But anywho, the recipes!  I started the meal with a repeat hit from last year: Houlihan's shrooms, deep-fried and delicious.  I subbed in Tofutti Better Than Cream Cheese, and nobody could care less, they were so yummy.  This year, I decided to make a yummy lentil loaf, which is a first for Thanksgiving and will certainly be repeated.  I also made a delicious sweet potato casserole, sans vegetarian-unfriendly marshmallows.  I don't think marshmallows are necessary for sweet potatoes, but if you want them, go for Dandies or Sweet & Sara's brands.  They are gelatin free and veg-friendly!  I also made stuffed butternut squash from an e-cookbook that I can't seem to find, but here's what seems to be a free updated version of it (there are about a trillion other great Thanksgiving recipes there as well).  I also made the mushroom gravy from Vegan Brunch, which is always a big hit.  There's also this stuffed pumpkin recipe (vegans beware - there be cheese).  I've never made it, but I have my eye on it for next year.  If you make it, let me know how it turns out.

Then there are the basics that you don't really need recipes for.  Boil up some potatoes until fork tender, drain, and mash with enough melted Earth Balance and warmed soy milk until they're just how you like them.  Don't forget the salt.  Take some from green beans and broccoli and saute them in olive oil with some garlic, and you have an easy and yummy green veggie to serve (I add a splash of water in the pan and cover it for a couple minutes so that they soften without shriveling up or getting burnt).  And you don't need help with the dessert, right? That link up there with a whole list of recipes also has some great veganized desserts.  Check out the list of veg references I posted a couple of months ago for more great ideas.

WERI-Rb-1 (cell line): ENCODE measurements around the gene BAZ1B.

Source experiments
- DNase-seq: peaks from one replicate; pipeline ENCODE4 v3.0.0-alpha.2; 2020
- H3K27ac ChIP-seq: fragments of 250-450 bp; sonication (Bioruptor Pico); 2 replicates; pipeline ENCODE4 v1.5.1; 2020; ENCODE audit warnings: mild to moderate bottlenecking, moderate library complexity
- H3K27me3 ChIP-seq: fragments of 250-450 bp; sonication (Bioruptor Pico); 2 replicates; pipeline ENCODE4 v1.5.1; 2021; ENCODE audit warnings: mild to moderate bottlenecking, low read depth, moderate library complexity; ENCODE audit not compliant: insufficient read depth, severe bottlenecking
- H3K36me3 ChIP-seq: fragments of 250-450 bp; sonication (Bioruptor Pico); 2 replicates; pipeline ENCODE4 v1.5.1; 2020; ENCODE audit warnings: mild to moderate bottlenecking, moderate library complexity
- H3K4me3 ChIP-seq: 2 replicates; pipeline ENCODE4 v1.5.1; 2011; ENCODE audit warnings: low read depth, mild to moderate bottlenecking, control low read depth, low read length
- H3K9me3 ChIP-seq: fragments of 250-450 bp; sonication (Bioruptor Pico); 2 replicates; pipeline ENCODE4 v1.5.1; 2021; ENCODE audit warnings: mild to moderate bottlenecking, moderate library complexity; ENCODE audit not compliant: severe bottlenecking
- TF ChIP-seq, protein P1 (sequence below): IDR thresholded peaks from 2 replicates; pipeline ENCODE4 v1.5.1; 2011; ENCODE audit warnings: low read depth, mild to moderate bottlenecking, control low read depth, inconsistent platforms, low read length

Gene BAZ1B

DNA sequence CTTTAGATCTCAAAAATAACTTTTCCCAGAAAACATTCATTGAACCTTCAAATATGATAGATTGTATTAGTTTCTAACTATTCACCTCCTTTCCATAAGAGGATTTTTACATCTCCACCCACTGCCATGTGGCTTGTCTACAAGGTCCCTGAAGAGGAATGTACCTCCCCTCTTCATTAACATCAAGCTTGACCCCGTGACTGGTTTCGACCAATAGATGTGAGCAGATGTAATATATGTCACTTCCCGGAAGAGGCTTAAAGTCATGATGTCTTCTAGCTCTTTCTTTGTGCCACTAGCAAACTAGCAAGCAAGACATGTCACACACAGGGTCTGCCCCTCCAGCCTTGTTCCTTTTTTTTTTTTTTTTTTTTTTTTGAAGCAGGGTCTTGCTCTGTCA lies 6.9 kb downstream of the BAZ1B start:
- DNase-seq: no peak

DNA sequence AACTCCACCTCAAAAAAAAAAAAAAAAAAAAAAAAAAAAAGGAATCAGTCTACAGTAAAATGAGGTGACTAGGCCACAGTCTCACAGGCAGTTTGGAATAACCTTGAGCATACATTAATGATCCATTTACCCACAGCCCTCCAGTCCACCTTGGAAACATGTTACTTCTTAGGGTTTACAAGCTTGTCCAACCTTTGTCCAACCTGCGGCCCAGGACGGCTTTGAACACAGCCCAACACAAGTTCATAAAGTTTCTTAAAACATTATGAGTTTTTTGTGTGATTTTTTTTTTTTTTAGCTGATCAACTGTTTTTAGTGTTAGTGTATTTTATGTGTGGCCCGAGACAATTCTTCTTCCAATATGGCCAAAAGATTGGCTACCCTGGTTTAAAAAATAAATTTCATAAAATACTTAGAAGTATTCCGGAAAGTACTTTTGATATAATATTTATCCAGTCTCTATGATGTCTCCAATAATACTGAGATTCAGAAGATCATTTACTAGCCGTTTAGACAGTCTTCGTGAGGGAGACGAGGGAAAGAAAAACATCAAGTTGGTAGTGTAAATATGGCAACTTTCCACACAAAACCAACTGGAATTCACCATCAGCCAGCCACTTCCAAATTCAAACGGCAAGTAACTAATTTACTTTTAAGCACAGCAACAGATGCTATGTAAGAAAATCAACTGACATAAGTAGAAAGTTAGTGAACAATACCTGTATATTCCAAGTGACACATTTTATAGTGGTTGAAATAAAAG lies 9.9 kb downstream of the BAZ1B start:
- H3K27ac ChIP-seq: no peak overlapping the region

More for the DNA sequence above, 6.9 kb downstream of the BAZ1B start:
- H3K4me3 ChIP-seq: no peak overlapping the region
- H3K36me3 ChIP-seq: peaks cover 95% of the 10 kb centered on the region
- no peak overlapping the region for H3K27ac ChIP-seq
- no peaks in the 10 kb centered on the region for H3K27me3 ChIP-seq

And here's a bit of Thanksgiving Day advice: if you're a vegetarian hosting omnivores, please don't feel like you need to cook a turkey (see above comment about how this is about the harvest not a dead bird).  Stick to your convictions and serve up some delicious veggies, and everybody will be happy, including you.  And for you omnivores that are entertaining vegetarians - use vegetable stock instead of chicken or beef so that everybody is happy (and Earth Balance and non-dairy milk if they're vegan), and please don't be insulted when they don't partake in the bird.  It's nothing personal.

Happy Thanksgiving, everybody!  I hope it's a great day for all!

Saturday, November 5, 2011

Fragile Things ~ Neil Gaiman, Week Eight

I'm writing this at work - shh, don't tell!

I'm a week behind on both the final Fragile Things post and the RIP IV challenge.  Better late than never, right?  As usual, here's the link to all of the final week's posts.  Since it's the last week, I'm also going to give you links to all of my posts up to now: